I understand that the AEC were exceedingly reluctant to split the Latrobe Valley last time but did so because there was no other sensible option (if the Latrobe Valley had stayed in McMillan, Gippsland would have had to have gone round the coast as far as Phillip Island for the numbers to work). Given that you’d expect that they would bring Moe in to join Morwell and Traralgon in Gippsland as soon as the population numbers allowed it. Not sure if that will have happened by the next redistribution though.

  16. All these likely resignations – and here was I believing that good Aussies, when things turned sour, didn’t cut and run.
    I must have misunderstood.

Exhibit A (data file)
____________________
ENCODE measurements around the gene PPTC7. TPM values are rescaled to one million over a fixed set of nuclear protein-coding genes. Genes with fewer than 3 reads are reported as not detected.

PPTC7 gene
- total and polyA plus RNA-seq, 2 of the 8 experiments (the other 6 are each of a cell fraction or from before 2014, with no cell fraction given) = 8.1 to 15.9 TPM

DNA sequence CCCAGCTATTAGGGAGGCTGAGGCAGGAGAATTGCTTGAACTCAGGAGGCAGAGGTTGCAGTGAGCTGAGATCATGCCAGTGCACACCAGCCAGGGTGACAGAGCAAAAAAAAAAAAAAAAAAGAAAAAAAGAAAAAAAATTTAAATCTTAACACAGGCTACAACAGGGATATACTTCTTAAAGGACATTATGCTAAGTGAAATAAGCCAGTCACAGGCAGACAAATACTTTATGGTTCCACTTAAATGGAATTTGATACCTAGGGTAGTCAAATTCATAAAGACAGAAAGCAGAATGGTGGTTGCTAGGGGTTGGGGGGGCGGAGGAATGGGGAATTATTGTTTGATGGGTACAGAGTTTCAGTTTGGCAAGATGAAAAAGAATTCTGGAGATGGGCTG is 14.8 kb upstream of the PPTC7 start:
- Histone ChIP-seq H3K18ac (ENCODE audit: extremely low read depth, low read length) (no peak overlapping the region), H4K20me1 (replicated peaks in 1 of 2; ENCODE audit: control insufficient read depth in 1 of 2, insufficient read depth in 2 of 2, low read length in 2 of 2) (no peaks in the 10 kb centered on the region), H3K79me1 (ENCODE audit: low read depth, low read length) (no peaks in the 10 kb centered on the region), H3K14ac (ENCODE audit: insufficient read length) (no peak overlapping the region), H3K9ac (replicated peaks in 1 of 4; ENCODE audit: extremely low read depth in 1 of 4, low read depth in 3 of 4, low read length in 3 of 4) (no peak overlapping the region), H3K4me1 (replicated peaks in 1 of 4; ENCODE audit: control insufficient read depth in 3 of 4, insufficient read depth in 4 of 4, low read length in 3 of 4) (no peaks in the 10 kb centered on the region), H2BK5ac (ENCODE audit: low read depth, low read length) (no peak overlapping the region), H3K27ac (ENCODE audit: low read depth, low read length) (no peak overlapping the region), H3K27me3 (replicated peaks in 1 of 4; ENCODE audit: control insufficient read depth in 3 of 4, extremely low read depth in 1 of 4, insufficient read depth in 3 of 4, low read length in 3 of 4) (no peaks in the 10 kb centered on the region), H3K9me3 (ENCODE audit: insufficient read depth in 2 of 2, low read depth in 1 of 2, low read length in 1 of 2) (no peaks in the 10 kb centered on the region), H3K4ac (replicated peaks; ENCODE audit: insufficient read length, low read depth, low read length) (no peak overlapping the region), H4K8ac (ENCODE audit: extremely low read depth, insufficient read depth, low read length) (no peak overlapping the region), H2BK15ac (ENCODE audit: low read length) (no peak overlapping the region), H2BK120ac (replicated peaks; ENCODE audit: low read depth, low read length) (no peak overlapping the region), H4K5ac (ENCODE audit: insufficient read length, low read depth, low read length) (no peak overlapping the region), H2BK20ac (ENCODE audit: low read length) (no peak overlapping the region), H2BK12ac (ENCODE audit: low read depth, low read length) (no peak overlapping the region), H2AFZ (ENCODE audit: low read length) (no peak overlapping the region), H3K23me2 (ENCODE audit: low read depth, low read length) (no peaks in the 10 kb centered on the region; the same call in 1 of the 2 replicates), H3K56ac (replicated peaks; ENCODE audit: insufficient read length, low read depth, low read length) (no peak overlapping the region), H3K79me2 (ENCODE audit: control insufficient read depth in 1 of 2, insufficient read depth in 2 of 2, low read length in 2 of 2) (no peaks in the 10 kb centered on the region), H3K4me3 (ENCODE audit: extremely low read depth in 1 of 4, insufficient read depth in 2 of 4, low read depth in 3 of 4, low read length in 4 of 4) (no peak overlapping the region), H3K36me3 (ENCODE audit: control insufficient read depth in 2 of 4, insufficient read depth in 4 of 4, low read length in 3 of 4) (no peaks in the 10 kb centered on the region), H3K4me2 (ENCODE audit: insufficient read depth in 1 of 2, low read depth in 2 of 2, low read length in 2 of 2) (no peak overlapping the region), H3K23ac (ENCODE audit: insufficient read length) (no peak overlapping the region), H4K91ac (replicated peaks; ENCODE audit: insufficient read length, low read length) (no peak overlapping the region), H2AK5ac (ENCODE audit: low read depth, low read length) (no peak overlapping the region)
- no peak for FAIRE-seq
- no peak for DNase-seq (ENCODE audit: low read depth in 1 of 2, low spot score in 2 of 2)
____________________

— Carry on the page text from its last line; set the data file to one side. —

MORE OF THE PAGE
17. #74 Maybe these MPs ARE the weapons of mass destruction…

    #72 In technically correct terms, the Speaker calls the by-elections (though historically the PM pulls the strings). But it would be very hard to have by-elections on different days if all the resignations came on the same day.

    Fun as it would be, I can’t even see Labor wanting by-elections on different days. It would just cost more, and the government has enough on its plate without running by-election campaigns.

    And on the subject of by-election campaign costs, it would be very smart of Labor not to run candidates in Mayo and (if Vaile quits) Lyne, to help the chances of independents. I really can’t see Labor winning either seat, despite Dolly’s best efforts to piss his electorate off.

  18. re 73
    If you put all of the Latrobe valley in Gippsland…….and labor got a good vote in
    Tralagon then the seat would be alp held most times & probably not winnable
    for the National party at any time

  19. Ahh John (82) if you can’t get Rudd on Burke let’s try another tack. Rudd’s been in 5 minutes and you want to poo poo everything he tries before it even gets off the ground. Can’t you do any better than this?